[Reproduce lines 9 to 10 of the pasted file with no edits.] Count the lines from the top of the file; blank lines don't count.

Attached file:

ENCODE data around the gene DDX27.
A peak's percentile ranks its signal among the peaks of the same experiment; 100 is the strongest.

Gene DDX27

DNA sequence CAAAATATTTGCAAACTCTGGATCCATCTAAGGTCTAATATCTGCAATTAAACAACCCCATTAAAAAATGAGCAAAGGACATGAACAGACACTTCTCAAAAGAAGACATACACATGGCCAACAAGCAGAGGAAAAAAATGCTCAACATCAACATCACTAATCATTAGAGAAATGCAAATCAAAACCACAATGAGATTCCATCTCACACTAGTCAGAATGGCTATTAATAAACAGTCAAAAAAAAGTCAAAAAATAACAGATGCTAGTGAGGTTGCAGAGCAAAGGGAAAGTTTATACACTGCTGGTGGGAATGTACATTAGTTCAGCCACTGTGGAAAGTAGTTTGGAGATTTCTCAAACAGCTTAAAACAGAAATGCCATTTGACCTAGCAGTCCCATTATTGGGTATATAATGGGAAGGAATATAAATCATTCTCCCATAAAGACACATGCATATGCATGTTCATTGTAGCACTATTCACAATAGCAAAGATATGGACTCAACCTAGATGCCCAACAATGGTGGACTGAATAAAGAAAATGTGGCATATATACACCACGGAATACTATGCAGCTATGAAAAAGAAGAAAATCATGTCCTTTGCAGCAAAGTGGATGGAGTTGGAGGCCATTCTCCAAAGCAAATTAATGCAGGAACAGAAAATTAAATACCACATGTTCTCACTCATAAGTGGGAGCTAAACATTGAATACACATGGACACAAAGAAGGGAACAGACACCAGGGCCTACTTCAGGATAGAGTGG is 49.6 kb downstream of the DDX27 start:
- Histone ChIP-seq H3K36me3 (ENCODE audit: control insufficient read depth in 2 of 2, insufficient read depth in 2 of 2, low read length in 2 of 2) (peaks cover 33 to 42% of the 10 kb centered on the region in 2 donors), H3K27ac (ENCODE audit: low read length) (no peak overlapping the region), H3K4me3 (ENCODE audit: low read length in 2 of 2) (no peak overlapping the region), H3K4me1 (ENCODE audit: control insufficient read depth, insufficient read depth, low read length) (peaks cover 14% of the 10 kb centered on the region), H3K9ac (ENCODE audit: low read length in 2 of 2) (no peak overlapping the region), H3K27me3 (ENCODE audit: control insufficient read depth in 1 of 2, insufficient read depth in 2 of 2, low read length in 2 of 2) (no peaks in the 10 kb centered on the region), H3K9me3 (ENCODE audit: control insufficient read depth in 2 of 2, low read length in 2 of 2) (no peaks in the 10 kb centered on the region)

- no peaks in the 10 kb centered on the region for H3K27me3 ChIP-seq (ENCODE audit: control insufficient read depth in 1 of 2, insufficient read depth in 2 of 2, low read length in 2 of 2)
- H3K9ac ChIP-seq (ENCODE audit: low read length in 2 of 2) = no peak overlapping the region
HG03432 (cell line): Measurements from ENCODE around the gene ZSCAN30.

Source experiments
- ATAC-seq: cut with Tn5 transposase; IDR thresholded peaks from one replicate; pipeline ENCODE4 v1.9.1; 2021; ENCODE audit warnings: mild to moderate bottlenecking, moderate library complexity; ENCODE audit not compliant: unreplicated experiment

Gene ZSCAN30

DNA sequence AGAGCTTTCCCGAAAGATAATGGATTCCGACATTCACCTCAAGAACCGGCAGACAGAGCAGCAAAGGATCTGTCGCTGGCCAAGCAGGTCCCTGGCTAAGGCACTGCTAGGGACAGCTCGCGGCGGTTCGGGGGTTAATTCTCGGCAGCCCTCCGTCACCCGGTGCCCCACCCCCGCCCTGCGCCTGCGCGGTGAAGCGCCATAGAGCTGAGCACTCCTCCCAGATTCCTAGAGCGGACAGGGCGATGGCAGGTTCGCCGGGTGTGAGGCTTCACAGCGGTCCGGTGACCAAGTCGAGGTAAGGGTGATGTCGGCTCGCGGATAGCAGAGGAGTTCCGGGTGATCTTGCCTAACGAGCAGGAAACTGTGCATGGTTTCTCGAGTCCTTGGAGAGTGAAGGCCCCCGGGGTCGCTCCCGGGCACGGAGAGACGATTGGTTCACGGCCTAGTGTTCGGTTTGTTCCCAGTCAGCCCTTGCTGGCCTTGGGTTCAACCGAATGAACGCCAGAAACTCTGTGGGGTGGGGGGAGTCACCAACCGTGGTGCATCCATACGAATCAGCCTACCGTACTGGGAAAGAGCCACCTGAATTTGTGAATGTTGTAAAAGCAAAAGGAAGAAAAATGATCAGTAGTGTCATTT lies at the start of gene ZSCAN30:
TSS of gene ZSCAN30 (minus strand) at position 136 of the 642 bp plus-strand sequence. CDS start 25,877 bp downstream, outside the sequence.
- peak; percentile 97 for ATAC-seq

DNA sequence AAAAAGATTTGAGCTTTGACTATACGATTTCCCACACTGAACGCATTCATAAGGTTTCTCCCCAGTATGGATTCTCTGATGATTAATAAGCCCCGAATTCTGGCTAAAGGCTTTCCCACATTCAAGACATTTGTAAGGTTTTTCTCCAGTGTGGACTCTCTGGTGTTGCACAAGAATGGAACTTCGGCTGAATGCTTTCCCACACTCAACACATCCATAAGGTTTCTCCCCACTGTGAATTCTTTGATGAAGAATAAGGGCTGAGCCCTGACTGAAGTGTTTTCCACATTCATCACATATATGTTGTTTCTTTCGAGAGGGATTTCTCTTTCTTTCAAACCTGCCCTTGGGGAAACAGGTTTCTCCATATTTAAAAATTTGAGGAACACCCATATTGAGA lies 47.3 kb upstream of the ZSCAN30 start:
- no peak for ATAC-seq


Source experiments
- ATAC-seq: cut with Tn5 transposase; IDR thresholded peaks from one replicate; pipeline ENCODE4 v1.9.1; 2021; ENCODE audit warnings: mild to moderate bottlenecking, moderate library complexity; ENCODE audit not compliant: unreplicated experiment